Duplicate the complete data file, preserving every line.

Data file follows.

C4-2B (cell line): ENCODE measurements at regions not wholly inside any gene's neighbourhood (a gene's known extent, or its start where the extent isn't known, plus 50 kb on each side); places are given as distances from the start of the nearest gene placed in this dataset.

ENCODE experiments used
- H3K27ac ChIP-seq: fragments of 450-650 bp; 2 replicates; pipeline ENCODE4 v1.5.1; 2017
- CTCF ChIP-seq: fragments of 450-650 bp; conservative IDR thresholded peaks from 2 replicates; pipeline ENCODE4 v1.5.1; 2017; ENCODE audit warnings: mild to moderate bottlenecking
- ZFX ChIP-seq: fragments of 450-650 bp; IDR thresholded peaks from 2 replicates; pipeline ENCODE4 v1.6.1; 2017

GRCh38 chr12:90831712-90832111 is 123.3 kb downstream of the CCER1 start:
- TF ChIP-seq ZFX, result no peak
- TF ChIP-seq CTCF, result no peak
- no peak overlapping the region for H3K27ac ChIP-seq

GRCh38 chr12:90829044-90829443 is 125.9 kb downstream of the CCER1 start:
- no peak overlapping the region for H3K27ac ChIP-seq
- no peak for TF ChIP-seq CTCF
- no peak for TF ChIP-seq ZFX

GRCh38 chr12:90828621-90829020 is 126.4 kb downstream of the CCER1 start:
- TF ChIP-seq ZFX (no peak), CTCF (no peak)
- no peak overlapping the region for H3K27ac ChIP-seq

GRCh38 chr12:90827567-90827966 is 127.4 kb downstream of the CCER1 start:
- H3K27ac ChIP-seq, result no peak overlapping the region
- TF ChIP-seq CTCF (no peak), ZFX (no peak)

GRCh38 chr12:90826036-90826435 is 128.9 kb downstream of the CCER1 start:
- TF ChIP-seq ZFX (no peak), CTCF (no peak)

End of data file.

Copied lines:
C4-2B (cell line): ENCODE measurements at regions not wholly inside any gene's neighbourhood (a gene's known extent, or its start where the extent isn't known, plus 50 kb on each side); places are given as distances from the start of the nearest gene placed in this dataset.

ENCODE experiments used
- H3K27ac ChIP-seq: fragments of 450-650 bp; 2 replicates; pipeline ENCODE4 v1.5.1; 2017
- CTCF ChIP-seq: fragments of 450-650 bp; conservative IDR thresholded peaks from 2 replicates; pipeline ENCODE4 v1.5.1; 2017; ENCODE audit warnings: mild to moderate bottlenecking
- ZFX ChIP-seq: fragments of 450-650 bp; IDR thresholded peaks from 2 replicates; pipeline ENCODE4 v1.6.1; 2017

GRCh38 chr12:90831712-90832111 is 123.3 kb downstream of the CCER1 start:
- TF ChIP-seq ZFX, result no peak
- TF ChIP-seq CTCF, result no peak
- no peak overlapping the region for H3K27ac ChIP-seq

GRCh38 chr12:90829044-90829443 is 125.9 kb downstream of the CCER1 start:
- no peak overlapping the region for H3K27ac ChIP-seq
- no peak for TF ChIP-seq CTCF
- no peak for TF ChIP-seq ZFX

GRCh38 chr12:90828621-90829020 is 126.4 kb downstream of the CCER1 start:
- TF ChIP-seq ZFX (no peak), CTCF (no peak)
- no peak overlapping the region for H3K27ac ChIP-seq

GRCh38 chr12:90827567-90827966 is 127.4 kb downstream of the CCER1 start:
- H3K27ac ChIP-seq, result no peak overlapping the region
- TF ChIP-seq CTCF (no peak), ZFX (no peak)

GRCh38 chr12:90826036-90826435 is 128.9 kb downstream of the CCER1 start:
- TF ChIP-seq ZFX (no peak), CTCF (no peak)